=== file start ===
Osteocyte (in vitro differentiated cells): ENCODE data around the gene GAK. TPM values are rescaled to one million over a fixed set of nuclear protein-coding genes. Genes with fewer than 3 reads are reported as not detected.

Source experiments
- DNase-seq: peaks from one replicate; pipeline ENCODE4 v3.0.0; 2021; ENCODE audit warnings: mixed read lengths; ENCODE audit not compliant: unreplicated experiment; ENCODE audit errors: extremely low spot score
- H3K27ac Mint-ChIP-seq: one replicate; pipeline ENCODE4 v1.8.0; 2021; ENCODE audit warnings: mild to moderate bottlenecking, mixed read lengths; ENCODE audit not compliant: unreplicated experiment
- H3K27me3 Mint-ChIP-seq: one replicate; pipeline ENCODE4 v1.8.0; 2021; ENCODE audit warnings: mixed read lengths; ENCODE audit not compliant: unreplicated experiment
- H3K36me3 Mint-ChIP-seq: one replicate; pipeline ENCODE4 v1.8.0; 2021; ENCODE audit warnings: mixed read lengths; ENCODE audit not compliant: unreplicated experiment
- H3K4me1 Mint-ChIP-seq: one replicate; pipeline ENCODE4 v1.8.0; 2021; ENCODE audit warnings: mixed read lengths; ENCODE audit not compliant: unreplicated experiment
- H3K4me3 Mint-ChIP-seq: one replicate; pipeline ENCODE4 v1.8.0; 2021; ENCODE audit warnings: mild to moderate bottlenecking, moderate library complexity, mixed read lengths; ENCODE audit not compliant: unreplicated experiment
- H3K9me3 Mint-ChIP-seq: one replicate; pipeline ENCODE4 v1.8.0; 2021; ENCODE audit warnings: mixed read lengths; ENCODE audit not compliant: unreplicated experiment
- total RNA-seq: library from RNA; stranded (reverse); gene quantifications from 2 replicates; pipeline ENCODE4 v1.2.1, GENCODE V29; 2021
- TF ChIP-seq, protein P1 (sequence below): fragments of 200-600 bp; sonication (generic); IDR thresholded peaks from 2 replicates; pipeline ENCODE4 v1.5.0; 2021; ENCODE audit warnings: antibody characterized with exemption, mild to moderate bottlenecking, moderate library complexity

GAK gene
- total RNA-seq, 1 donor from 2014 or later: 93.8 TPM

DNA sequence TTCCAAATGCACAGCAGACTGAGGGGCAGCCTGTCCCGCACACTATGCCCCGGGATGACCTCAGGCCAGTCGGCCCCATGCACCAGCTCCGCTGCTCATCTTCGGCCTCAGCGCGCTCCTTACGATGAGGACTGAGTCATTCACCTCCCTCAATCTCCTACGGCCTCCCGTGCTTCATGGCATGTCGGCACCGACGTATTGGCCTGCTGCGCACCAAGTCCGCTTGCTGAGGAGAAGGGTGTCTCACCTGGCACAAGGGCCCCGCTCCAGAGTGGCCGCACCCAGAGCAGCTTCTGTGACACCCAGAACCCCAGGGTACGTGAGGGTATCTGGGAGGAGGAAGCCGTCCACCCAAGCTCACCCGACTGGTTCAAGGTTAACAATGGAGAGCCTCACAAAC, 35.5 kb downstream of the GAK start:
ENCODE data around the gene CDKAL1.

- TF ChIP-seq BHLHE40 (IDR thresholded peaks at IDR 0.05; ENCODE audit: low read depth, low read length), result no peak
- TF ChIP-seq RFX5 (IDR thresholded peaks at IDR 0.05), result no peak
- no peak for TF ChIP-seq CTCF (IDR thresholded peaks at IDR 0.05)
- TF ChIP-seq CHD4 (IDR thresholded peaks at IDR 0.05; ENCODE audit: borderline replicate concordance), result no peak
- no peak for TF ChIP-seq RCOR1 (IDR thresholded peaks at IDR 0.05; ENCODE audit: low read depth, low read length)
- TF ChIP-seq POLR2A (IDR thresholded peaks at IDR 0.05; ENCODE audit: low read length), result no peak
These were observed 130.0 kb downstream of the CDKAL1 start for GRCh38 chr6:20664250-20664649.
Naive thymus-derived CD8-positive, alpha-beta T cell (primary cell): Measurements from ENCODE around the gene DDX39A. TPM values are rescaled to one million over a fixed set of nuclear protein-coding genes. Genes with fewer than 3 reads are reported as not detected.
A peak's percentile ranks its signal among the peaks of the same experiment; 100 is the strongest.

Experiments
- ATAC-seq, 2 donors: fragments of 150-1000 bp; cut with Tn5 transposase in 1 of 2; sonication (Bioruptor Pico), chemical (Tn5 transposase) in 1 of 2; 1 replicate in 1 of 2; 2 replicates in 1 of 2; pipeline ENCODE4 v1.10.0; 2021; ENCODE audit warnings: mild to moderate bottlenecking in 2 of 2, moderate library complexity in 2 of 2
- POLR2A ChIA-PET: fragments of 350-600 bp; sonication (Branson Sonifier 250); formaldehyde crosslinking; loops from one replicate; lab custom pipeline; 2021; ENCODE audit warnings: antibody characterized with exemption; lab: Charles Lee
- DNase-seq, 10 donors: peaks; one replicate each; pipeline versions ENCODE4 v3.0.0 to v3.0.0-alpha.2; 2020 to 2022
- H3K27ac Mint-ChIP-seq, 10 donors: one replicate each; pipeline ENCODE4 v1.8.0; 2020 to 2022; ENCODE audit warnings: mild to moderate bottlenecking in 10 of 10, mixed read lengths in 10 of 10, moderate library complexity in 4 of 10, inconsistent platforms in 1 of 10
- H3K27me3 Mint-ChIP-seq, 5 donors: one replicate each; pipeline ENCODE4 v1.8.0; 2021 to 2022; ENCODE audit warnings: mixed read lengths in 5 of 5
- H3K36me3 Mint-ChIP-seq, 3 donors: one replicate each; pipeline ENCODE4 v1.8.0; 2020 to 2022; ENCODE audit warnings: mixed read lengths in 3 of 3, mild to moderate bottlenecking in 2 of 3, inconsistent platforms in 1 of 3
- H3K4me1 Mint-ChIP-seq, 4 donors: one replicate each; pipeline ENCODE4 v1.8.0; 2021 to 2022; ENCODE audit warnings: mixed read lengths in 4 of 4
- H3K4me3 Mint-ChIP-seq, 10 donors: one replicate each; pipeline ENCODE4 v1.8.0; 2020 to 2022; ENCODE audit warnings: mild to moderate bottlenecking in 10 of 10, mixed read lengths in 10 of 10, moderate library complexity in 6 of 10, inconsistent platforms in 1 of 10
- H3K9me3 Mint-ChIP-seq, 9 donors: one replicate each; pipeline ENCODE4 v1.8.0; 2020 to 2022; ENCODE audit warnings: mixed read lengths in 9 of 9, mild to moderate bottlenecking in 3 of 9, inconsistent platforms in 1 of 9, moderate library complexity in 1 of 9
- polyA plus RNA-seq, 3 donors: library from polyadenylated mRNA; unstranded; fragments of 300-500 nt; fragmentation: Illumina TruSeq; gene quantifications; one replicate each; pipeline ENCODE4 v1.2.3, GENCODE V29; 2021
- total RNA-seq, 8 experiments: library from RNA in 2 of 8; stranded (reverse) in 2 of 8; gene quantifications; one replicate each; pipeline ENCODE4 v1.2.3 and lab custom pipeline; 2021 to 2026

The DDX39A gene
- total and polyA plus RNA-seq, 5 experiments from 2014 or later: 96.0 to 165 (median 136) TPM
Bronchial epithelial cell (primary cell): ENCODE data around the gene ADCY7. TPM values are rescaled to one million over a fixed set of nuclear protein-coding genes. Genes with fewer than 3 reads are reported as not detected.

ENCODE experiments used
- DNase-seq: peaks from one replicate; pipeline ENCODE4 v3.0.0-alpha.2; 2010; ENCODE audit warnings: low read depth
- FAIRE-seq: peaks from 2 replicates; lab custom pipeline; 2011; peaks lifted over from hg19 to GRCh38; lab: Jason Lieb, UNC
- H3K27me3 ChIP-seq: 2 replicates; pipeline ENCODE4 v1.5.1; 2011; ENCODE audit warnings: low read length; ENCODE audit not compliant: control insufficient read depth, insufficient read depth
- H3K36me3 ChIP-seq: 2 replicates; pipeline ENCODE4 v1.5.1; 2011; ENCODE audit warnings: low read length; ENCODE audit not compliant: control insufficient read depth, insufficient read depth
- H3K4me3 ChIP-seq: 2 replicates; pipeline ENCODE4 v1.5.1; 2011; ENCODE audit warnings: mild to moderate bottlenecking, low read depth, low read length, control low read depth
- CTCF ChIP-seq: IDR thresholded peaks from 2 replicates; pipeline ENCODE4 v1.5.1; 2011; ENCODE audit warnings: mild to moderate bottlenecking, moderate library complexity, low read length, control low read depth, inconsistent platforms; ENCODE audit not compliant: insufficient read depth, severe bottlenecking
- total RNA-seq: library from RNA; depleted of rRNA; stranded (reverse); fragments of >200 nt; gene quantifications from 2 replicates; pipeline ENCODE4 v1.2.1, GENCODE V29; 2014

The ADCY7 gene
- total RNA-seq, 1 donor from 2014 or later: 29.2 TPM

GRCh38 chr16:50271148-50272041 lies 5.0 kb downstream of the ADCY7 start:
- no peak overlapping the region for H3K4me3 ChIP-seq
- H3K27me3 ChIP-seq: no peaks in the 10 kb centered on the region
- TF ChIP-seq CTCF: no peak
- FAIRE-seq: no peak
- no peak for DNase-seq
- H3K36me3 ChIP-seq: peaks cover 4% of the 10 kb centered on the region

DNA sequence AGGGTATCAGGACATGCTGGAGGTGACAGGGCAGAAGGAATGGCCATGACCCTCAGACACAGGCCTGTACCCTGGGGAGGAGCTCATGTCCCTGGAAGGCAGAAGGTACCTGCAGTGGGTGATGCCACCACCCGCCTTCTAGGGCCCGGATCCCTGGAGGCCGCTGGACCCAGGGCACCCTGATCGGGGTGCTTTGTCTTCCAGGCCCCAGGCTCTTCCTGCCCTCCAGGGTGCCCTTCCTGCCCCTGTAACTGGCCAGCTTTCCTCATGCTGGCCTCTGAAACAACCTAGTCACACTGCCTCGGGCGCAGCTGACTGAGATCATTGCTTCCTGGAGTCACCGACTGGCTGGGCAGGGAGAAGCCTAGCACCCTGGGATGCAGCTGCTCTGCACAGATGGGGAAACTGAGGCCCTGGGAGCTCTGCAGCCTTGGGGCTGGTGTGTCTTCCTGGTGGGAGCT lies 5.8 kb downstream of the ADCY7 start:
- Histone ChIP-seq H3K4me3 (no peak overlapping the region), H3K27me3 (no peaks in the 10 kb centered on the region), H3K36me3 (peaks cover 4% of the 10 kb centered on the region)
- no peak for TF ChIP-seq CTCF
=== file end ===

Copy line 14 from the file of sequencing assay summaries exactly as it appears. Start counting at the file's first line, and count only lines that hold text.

DNA sequence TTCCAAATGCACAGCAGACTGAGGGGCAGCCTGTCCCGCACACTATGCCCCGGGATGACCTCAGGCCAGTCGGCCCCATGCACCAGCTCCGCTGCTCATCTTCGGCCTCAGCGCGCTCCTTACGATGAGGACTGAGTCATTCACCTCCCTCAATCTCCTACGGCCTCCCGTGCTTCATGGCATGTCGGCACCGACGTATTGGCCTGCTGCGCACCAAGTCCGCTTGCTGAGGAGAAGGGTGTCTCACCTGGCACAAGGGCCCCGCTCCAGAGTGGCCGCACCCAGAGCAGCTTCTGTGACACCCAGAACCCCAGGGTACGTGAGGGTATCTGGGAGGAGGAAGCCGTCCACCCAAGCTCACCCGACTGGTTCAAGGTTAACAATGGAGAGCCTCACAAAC, 35.5 kb downstream of the GAK start: